Frequent readers of this site may be aware of my affection for Tucson-based musical collective Calexico, one of most consistent bands working today and a group whose south-of-the-border approach to country rock has carved them out a unique niche within the music scene. Calexico’s sound, with its swinging rhythms and evocative stabs of trumpet and pedal steel, transcends all attempts to pigeonhole the band into specific genres, especially when experienced lived. A Calexico show is like a jam session with the best bar band in the world, a group of musicians whose enjoyment of the majestic sound they and their bandmates are making is palpable and infectious.
In contrast, the band who opened for Calexico at El Rey Theatre on January 16th, Bahamas, performed an understated set with main man Afie Jurvanen conjuring a mood armed only with a beat-up electric guitar and backed only by a drummer and a pair of back-up singers. Jurvanen dedicated “Lost in the Light” to a fan in the audience who had specifically requested it, remarking, “I didn’t have the heart to tell him we’ve never played a show and not played that song.” As the song ended, a voice from the audience announced, “Alfie, she said yes!” That fan is now engaged.
Calexico opened their set with the roiling “Epic,” which also opens last year’s excellent Algiers. Those who read my recent interview with frontman Joey Burns know that he’s a thoughtful, soft-spoken man in person, but at the head of Calexico, he becomes an impassioned performer, playing both nylon-stringed acoustic and electric guitars with aplomb and encouraging the crowd to accentuate the band’s tempo with their own clapping. Not that John Convertino — the second half of the founding duo that forms the core of Calexico — needs any assistance as he is in his element laying down loping rhythms on the right of the stage, deftly leading the band through “Across the Wire” to Algiers’ lead single, “Splitter.”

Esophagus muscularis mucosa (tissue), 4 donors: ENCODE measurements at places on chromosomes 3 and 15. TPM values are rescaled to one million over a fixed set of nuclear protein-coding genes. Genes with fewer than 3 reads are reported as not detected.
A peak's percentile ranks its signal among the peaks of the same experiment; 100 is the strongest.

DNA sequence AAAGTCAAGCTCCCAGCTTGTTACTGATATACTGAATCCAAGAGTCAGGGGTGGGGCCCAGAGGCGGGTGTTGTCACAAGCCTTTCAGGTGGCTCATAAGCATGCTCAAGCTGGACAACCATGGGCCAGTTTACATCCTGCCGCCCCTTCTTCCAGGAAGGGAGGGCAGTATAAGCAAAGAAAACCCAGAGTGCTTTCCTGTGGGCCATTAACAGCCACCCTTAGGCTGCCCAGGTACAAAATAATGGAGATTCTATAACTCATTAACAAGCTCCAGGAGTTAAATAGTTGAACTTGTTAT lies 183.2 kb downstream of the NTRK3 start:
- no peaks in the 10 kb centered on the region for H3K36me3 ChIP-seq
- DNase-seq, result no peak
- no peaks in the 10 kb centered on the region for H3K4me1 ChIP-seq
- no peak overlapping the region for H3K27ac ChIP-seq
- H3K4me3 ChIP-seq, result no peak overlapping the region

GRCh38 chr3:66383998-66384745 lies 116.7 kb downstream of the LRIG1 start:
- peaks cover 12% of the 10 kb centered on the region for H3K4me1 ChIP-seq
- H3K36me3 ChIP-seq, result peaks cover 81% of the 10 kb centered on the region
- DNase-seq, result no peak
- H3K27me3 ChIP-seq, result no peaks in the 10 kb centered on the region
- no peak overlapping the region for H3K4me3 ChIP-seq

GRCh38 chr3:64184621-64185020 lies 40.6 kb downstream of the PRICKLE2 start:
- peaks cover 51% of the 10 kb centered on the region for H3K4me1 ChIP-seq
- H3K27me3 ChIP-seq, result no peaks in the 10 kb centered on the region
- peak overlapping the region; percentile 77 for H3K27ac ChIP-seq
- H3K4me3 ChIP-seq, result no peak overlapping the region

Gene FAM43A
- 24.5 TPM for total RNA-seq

The band intersperses tracks from Algiers with classic numbers such as “Two Silver Trees” and “Crystal Frontier” throughout their set, with multi-instrumentalists Paul Niehaus, Sergio Mendoza, Jacob Valenzuela, and Martin Wenk switching roles all the while. Niehaus’ pedal steel and the trumpet harmonies of Valenzuela and Wenk are particular highlights. Jacob Valenzuela is one of the most infectiously jubilant performers I’ve ever had the pleasure of watching, particularly on rousing numbers like the cover of Love’s “Alone Again Or” that closes Calexico’s main set. Naturally the band returns for a four-song encore that includes another cover — Minutemen’s “Corona,” otherwise known as “The Jackass Song” — and concludes with a beautiful rendition of “The Vanishing Mind.” Then, with a final bow, Calexico is gone, heading on down that dusty desert road out of town.
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